"If vasopressin becomes routine therapy and is given at higher doses or to patients with septic shock who have coexisting heart disease," they wrote, "the adverse reactions to vasopressin could be increased."
Another surprise, the researchers said, was that patients who had less severe septic shock tended to benefit from vasopressin more than patients who had more severe shock.
Survival trends and some post-hoc interaction analyses favored vasopressin in patients with less severe shock whereas there were no differences among more severely ill patients.
In the prospectively defined group of less severe septic shock, the mortality rate was lower in the vasopressin group than in the norepinepherine group at 28 days (26.5% versus 35.7%, P=0.05).
In the more severe septic shock group there was no significant difference in 28-day mortality (44.0% and 42.5%, respectively, P=0.76).
The researchers noted that the study may have been limited by treating without using vasopressin levels to guide the dose or duration of the infusion. In addition, many high-risk patients were excluded, a selection bias that might produce different results in a more "real-world" population.
Also, they said, since the mean arterial pressure at baseline was 72 to 73 mm Hg, the study was essentially of low-dose vasopressin as a "catecholamine-sparing drug" rather than for catecholamine-unresponsive refractory shock.
Dr. Parrillo concluded that there is no compelling reason for use of vasopressin, although it is apparently safe. He emphasized early treatment as a better way to improve survival.
"In both clinical practice and clinical trials," he concluded, "once hypotension occurs in septic shock, we need to initiate immediate antimicrobial therapy, cardiovascular support, and other effective therapies recommended by current guidelines."
The study was supported by a grant from the Canadian Institutes of Health Research.
Dr. Russell and two colleagues reported serving as officers and holding stock in Sirius Genomics, which has submitted a patent, owned by the University of British Columbia and licensed to Sirius Genomics, that is related to the genetics of vasopressin. The University of British Columbia has also submitted a patent related to the use of vasopressin in septic shock, on which Dr. Russell and two co-authors reported being inventors. Dr. Russell and a co-author reported receiving consulting fees from Ferring, which manufactures vasopressin. Dr. Russell reported receiving grant support from Sirius Genomics, Novartis, and Eli Lilly while another author reported support from Sirius Genomics.
Dr. Parrillo reported no conflicts of interest.
Primary source: New England Journal of MedicineSource reference:Parrillo JE "Septic shock -- vasopressin, norepinephrine, and urgency" N Engl J Med 2008; 358: 954-56. Additional source: New England Journal of MedicineSource reference: Russell JA, et al "Vasopressin versus norepinephrine infusion in patients with septic shock" N Engl J Med 2008; 358: 877-87.
Broccoli Sprouts May Protect Against Bladder Cancer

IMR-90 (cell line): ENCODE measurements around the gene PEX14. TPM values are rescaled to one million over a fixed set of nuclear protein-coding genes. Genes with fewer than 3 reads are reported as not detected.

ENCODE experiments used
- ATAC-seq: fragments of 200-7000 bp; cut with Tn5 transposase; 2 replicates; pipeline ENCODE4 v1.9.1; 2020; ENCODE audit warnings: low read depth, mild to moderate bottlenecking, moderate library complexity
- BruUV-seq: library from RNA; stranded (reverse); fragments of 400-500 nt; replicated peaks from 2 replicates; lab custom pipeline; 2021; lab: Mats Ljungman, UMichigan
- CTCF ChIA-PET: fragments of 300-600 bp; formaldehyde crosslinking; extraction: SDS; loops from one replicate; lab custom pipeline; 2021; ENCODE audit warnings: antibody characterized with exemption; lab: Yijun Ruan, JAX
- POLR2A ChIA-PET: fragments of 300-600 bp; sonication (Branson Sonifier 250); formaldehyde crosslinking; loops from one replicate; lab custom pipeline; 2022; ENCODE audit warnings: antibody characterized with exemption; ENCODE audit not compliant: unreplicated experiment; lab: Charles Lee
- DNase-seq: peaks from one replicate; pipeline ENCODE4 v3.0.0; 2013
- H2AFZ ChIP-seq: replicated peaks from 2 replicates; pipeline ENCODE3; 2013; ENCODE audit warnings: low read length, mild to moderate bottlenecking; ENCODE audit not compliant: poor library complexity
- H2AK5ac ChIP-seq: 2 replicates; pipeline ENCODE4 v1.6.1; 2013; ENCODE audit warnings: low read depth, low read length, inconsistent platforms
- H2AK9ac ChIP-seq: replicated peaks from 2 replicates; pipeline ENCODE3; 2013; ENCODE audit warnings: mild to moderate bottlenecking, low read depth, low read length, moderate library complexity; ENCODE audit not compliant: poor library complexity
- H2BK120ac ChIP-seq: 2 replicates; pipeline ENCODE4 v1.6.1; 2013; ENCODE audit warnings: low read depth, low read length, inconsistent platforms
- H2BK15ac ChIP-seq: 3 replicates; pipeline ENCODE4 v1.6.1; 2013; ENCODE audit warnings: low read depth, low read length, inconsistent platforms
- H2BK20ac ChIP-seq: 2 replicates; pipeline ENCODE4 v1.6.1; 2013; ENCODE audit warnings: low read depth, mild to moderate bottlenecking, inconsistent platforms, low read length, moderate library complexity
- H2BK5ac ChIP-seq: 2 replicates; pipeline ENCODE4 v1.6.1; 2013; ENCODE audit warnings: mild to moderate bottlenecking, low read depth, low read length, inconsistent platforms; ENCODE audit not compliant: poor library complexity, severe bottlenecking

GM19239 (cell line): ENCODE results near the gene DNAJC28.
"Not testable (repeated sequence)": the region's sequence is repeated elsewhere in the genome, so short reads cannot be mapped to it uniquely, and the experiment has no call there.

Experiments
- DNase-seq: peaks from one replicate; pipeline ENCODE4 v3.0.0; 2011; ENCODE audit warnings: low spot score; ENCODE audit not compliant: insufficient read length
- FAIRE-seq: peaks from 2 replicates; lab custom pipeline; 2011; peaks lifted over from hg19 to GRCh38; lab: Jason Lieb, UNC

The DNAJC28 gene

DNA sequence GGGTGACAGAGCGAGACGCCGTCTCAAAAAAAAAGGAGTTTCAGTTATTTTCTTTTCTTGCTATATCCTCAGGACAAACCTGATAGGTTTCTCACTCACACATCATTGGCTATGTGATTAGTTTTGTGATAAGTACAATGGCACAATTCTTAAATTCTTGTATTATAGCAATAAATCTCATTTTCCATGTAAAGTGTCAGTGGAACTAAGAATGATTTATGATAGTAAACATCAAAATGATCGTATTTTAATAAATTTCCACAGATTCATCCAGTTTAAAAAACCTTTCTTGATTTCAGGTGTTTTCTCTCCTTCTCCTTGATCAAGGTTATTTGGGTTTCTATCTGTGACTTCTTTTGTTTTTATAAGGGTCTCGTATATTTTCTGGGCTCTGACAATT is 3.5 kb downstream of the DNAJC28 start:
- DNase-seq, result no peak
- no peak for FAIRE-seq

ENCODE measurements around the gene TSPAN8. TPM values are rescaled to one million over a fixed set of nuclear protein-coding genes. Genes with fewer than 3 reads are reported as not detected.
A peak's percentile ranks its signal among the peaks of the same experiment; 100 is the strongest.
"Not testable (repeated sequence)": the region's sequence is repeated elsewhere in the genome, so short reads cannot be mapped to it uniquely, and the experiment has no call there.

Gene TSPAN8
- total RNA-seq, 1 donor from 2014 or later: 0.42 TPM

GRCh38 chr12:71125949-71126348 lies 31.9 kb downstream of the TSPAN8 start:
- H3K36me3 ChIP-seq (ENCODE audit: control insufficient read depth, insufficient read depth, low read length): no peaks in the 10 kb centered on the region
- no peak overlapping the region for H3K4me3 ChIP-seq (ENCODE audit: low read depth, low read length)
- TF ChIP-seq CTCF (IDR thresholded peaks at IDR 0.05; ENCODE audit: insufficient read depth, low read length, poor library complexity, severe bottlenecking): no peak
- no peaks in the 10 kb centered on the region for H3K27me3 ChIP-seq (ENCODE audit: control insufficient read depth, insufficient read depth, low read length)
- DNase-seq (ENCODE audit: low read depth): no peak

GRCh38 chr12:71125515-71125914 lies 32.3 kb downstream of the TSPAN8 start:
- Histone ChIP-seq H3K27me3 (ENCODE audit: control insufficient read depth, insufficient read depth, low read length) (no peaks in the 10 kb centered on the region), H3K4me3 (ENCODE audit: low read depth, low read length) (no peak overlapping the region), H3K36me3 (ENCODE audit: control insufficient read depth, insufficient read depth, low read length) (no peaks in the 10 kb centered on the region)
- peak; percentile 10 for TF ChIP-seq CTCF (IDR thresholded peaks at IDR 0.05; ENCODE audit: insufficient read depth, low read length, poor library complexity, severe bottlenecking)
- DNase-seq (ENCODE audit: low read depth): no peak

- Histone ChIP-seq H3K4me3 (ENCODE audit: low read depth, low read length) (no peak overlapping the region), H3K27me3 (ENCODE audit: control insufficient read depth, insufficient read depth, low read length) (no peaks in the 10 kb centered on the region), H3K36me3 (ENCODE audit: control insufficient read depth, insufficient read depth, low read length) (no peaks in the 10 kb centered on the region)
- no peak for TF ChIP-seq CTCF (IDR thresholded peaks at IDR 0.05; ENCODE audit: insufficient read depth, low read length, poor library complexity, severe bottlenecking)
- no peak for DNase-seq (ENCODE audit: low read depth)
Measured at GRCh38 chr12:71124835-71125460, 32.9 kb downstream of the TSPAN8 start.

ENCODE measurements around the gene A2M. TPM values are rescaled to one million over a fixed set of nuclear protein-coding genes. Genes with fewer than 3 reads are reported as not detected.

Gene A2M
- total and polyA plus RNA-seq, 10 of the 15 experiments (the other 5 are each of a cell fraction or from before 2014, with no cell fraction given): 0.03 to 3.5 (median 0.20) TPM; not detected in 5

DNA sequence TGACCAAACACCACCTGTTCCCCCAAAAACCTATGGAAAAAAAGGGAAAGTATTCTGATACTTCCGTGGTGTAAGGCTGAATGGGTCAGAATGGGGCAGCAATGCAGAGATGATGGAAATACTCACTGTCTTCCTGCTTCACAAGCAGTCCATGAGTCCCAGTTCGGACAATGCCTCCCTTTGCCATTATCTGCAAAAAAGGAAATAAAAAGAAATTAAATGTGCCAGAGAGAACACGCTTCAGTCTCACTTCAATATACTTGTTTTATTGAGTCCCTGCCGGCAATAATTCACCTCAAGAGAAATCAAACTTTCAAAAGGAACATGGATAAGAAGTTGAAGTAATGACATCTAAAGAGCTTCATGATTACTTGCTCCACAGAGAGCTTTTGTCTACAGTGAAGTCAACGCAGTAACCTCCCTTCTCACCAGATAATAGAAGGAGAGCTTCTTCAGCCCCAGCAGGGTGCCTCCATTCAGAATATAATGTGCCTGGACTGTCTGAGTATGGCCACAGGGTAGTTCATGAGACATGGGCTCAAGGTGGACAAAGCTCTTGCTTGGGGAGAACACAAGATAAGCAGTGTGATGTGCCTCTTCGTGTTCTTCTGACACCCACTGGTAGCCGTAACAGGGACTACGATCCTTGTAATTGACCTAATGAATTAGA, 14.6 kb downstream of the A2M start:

By Crystal Phend
BUFFALO, N.Y., Feb. 28 -- Even before broccoli matures, the much-maligned vegetable shows promise in prevention of bladder cancer. Rats given high doses of freeze-dried broccoli sprout extract were less than half as likely to develop bladder cancer when exposed to a potent carcinogen as rats not fed the extract, reported Yuesheng Zhang, M.D., Ph.D., of the Roswell Park Cancer Institute here, and colleagues in the March 1 issue of the journal Cancer Research. Broccoli sprouts are a particularly good source of a class of phytochemicals called isothiocyanates, which have been linked to reduced risk of bladder cancer in observational studies.
The sprouts contain about 30 times more isothiocyanates than mature broccoli. The broccoli sprout extract fed to the rats contained about 600 times more.
The daily intake of total isothiocyanate in humans through consumption of cruciferous vegetables is estimated to be 0.14 to 1.43 µmol/kg. Although it's probably not possible to eat enough broccoli sprouts to replicate the doses used in the study (40 to 160 µmol/kg), Dr. Zhang acknowledged, he said it likely wouldn't be necessary.
"The carcinogen exposure we as humans have is going to be much lower than those animals had," he said. "I think if we just simply extrapolate these data to humans, the dose of broccoli sprout extract required to have a similar impact on carcinogenesis is going to be much, much lower."
Dr. Zhang's group previously showed that broccoli sprout extract induced production of enzymes in the bladder that protect against carcinogens and oxidants.
To see whether this would result in lower rates of bladder cancer, the researchers randomly assigned 24 rats to each of five groups.
The control group got regular chow and water. Another group got regular chow but received N-butyl-N-(4-hydroxybutyl)nitrosamine (BBN) in their water as a bladder-specific carcinogen representative of nitrosamines, an important class of human carcinogens.
Another two groups got the carcinogen in their water starting two weeks after initiation of the broccoli sprout extract in their diet at a dose of either 40 or 160 µmol isothiocyanate per kg body weight per day.
The final group received broccoli sprout extract without the carcinogen.
After 12 weeks of treatment, all rats were switched to regular diets and water and were sacrificed 24 weeks later.
None of the rats in the control group or the group that received only the extract developed bladder cancer.